Chittister, 179
“The Creed is not a call to believe in the Church. The Creed is a call to follow the Christ.”

Discipleship is purposeful, intentional. It places oneself in proximity to another in order to give and receive form. It is a relationship. It is a covenant. It says, I will walk with you in the same direction – that is, following Jesus – and will learn from you, and even teach you some things. We won’t always see eye-to-eye on things, and sometimes we might be hurt by or angry with each other, but we will always – always – wind our way back into step with one another, this path paved with Love, Joy, Peace, Patience, Kindness, Goodness, Gentleness, Self-control.

In today’s reading Paul exhorts Timothy to:

 pursue righteousness, godliness, faith, love, endurance, gentleness. v11

       the greatest of these? Yes, Love.

Ma – the space between the sounds. It is the Japanese concept of The sound of silence – the silence that can be found between sounds. It is being present to the moment, attentive to the noises and sounds – and finding a sense of well-being – even joy – within it. It is only enjoyed, however, when there is true listening. Only when we pay attention to what we hear can we also detect the substance that is in the in between. 

And this is crucial. Because if I’m not listening and noticing those spaces, hearing into the nuance, the life contained with them, I “may indeed look, but not perceive,
   and may indeed listen, but not understand;
 . . . [and fail to] turn again and be forgiven.” Mk4:12.

I may not turn to you and be reconciled, or truly understand from where you are coming . . . and alienate you.

“The communion of saints calls us to keep an eye on the spiritual values of life so that we may live lives in which the material and spiritual are integrated, nourish each other, and give hope. Every culture has had its lesser gods. The purpose of the saints in each of them has been to remind the human community of wider vistas, to move the human experience to deeper roots, to draw the human heart to lasting treasures. Warning children of the immorality of rap stars, the hardheartedness of ruthless politicians, and the dangers of addictive behaviors without showing them another way reeks of the superficial.

The Creed that calls us to believe in God is the same Creed that calls us to believe in ourselves, to honor the past, and to model a better future. [that’s discipleship] It is when we substitute individualism, even a benign individualism, for the hard work of co-creation that we abandon the communion of saints.”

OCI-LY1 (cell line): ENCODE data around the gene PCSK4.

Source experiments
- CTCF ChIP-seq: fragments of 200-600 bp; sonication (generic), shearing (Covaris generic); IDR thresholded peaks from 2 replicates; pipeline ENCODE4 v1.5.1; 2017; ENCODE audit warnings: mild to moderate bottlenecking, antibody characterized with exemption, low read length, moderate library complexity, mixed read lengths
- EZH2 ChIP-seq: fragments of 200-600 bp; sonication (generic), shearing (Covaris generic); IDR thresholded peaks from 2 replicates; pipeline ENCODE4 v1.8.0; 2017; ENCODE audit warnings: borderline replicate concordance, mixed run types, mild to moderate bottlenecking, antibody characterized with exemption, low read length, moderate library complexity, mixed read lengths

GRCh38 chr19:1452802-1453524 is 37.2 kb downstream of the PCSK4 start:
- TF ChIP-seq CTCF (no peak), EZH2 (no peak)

Chittister, 181-2

In the presence of God who gives life to all things . . . and Jesus Christ who confesses before God that you are called – Paul exhorts, encourages Timothy in his call as a preacher. But it is our call – all of us, to “fight this good fight,” (arguing it out together?) to believe that we are in the company of saints who modeled their belief, and in the company of the saints that sit on our left and right, in front and behind us, even now.

            Lysander wants to start a youth group. He has a heart after God’s own heart, and he is compelled to disciple – to lead by walking along side others. He is really good at noticing, paying attention. But he is only one person, and doesn’t have the benefit of his former youth pastor-father to share the leadership.

So, you’re not getting away without a new word for the day:

Inchoate.  It means:
  1. recently begun and thus not fully formed; or
  2. incomplete or rudimentary

We have a bunch of inchoate plans. SO many ideas. I’ll throw one out here now – there is a way of doing church that came out of church in England called, Messy Church. They do this at Downer’s Grove. It is run once a month after the main service (11am) and it involves the entire family. Tables are out in the community room, a craft or project the families – in whatever form – do together starts things off. There is music and a short message and they take communion together. Sometimes there is a baptism and the children are integral to the sacrament.

I cannot run another program on my own. Gwen cannot teach full time, grandmother, oversee Blast, and run another program. But, teenagers love to help little ones, and would be amazing at helping to run such a program – church – and be actively participating in church without realizing it. heh.

It’s inchoate – rudimentary – and I’m just throwing out an idea. But maybe if we begin listening for the sound of silence – that space between the sounds – and hear what God is saying, where Jesus is leading you when he says, “Come, Follow me . . . I will show you how . . .”

            Emma Goldman said,

“Real wealth consists in things of utility and beauty, in things that help to create strong, beautiful bodies and surroundings inspiring to live in.”

– Emma Goldman

Maybe the Ma – the sound of silence – will elicit something that will move us from these inchoate ideas to something tangible, beautifully useful, in the way that Timothy is urged to lead his congregation, we would:

 “do good,  . . . rich in good works, generous, and ready to share, 19 . . . storing up for [our]selves the treasure of a good foundation for the future, so that [we] may take hold of the life that really is life.”

Attention to the sound of silence, to what really matters – that is a disciple’s attention.